Likewise, perhaps the looming market changes might make all those late nights at restaurants and flying halfway across the country to forge tighter relationships with key suppliers worth the effort. You can “observe” which relationships might be key, then “orient” to the best person, before “deciding” on which relationships to use (the “act”).

As you can see, every type of intangible asset can help to feed the OODA loop process. Yet all this will be useless if your company lacks a unifying goal. It needs to understand why it is in business.

If you’re looking for an example of what goes wrong when you take your “eyes off the prize,” consider the tragic story of American retailer Sears.

In the early 20th century, Sears was the undisputed champion of on-demand delivery (although that term wouldn’t exist for another 100 years). It issued an annual catalogue that let the most remote parts of America order all kinds of goods directly to their town.

Sears continued to evolve this comprehensive catalogue for decades, adding more and more products and extending its delivery services to towns further afield. It was doing so well. And then the internet came along.

Sears ignored the technology and continued to produce its physical catalogue instead. Then in 1994, a man named Jeff Bezos listed a bunch of goods on a little website called “Amazon” which was essentially an online version of the Sears catalogue. Bezos had spotted the opportunity and capitalised on it while Sears was blind to what was about to happen.

Sears failed to see how the internet could help it deliver goods to customers at the lowest cost. This was its unifying goal. That’s why Sears was invented in the first place. The retailer had completely forgotten why it existed and so it missed the opportunity of the internet.

The retailer was dipping into all kinds of new industries to expand its portfolio. But there was no unifying goal to its investments.

For example, in 1931, Sears started an insurance company called Allstate. It also bought the financial investment firm Dean Witter and real estate broker Coldwell Banker in 1981. Then in 1984, it started a joint venture with IBM called Prodigy, an online computer service that was essentially a prototype of AOL.

A year later, Sears launched its own major credit card, the Discover card. For a long time, the only credit card anyone could use while shopping at the largest department store in the US was the Discover card.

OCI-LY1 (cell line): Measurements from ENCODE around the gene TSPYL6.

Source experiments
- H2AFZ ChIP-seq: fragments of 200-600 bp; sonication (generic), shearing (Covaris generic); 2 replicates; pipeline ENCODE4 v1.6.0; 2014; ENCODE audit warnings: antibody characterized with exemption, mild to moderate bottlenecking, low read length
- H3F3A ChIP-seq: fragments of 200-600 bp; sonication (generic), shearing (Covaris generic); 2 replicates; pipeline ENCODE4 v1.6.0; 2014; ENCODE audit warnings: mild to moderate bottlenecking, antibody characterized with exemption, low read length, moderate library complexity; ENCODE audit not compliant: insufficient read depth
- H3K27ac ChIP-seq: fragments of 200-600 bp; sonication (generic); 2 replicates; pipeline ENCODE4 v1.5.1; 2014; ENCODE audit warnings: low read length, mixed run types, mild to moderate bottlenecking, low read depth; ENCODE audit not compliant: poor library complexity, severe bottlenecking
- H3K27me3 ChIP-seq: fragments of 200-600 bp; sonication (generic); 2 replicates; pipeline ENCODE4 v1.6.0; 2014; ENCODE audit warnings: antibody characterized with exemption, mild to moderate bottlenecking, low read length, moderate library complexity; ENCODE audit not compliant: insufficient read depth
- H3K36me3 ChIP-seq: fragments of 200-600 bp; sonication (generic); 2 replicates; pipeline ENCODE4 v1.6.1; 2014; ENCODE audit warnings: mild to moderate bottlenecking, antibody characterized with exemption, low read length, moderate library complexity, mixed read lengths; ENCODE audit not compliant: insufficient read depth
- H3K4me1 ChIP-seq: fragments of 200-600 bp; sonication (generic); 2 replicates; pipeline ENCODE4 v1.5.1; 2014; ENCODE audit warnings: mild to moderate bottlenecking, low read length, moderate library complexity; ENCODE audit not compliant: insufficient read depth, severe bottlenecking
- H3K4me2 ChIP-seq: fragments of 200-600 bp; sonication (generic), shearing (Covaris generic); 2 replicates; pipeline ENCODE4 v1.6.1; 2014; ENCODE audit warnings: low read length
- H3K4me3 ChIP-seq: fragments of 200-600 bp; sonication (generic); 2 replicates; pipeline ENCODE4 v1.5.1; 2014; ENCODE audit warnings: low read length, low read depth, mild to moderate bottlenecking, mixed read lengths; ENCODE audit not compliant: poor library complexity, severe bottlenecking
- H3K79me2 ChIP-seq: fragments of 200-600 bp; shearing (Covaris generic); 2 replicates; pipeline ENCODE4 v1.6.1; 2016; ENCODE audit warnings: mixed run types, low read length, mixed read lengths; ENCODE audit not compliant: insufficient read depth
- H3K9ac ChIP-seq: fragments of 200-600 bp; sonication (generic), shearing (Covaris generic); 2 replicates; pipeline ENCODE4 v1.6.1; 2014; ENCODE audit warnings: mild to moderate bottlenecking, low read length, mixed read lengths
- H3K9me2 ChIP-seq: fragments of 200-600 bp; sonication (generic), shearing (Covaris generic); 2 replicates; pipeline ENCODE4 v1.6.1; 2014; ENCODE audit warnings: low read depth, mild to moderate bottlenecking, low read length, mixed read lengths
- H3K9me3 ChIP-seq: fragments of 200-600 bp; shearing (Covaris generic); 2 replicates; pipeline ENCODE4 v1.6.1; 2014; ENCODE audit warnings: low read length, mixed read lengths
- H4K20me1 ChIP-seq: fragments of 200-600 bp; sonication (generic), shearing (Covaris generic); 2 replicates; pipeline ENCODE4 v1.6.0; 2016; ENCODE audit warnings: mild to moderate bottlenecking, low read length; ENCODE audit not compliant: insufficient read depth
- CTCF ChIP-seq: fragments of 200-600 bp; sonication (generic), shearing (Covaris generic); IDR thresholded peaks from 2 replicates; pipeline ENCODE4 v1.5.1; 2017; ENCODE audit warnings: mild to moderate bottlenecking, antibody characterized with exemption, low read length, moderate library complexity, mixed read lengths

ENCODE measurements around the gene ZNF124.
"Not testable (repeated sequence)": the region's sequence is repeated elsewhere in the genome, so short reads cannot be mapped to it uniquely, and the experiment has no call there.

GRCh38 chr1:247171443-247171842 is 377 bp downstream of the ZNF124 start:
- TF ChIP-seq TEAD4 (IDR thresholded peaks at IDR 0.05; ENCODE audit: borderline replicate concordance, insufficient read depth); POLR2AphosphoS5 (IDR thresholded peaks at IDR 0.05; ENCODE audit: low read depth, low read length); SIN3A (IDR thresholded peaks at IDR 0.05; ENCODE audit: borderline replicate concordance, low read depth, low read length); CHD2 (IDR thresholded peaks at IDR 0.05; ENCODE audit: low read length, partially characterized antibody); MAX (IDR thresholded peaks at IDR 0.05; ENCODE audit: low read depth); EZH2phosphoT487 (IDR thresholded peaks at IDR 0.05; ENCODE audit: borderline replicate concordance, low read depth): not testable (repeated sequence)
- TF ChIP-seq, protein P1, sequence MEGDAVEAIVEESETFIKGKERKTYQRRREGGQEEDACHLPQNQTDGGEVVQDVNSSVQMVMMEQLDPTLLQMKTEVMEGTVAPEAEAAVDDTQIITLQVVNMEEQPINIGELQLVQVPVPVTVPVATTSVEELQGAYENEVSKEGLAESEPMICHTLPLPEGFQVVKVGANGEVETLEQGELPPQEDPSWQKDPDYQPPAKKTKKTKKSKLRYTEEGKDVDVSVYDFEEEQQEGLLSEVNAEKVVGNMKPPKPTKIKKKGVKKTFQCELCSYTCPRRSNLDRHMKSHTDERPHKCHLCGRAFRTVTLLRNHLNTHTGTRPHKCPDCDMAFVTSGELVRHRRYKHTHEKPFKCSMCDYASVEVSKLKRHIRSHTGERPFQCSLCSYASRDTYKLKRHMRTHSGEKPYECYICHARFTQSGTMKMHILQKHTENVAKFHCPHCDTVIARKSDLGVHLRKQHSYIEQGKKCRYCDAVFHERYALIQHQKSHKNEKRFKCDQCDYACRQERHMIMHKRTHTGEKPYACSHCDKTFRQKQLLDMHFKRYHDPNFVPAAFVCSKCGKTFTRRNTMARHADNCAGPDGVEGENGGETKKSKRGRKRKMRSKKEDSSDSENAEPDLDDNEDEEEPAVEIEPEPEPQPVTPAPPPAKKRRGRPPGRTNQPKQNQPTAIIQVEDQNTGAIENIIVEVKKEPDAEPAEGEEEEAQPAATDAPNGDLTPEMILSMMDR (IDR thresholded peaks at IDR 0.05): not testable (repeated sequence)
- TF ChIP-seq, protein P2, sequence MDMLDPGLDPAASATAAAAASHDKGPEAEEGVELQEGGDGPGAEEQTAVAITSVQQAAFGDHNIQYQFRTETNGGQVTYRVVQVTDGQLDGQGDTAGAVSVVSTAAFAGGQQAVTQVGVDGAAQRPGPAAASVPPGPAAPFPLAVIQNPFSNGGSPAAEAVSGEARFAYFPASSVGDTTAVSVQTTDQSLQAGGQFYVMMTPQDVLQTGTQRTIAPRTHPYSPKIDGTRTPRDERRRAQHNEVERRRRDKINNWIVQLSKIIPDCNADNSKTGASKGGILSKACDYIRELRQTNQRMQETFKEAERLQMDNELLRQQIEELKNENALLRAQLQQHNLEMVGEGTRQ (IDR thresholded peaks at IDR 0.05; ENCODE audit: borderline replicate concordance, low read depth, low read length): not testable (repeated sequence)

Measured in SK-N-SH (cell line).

Think about this for a second. Sears had all the right intangible assets. It had 100 years’ worth of customer data. It had rich and trusting relationships with thousands of the biggest suppliers. And its industry expertise in delivery was unparalleled. It even had its own credit card (!) that could generate huge goodwill, trust and brand power.

However, its OODA loop was broken since it no longer had a unifying goal into which all these intangible assets could fit. As a result, Sears not only stopped publishing its catalogue in 1991 (two years before Amazon launched), but it also didn’t “observe” how the internet could improve its service, which meant Sears couldn’t “orient” and had no chance to “decide” or “act.”

In 2022, Sears filed for bankruptcy. That same year, Amazon’s EBITDA was just over $US54 billion.


Amazon won because it had a single, unifying goal: to deliver goods at the lowest cost. The internet was just one way to do this and happened to be the most efficient method at the time. But if the internet turned out to be all hype, then Bezos would likely have switched to a better way. His OODA loop process allowed him to adapt quickly.

The lesson of Sears is that a unifying strategy – What are you trying to do? – is important for understanding how your intangible assets should be deployed and what assets you may need to create.

An OODA loop can make your company look superhuman, but only when your intangible assets stay sharp and your “eyes are on the prize.”

Don’t be like Sears. Be like Amazon.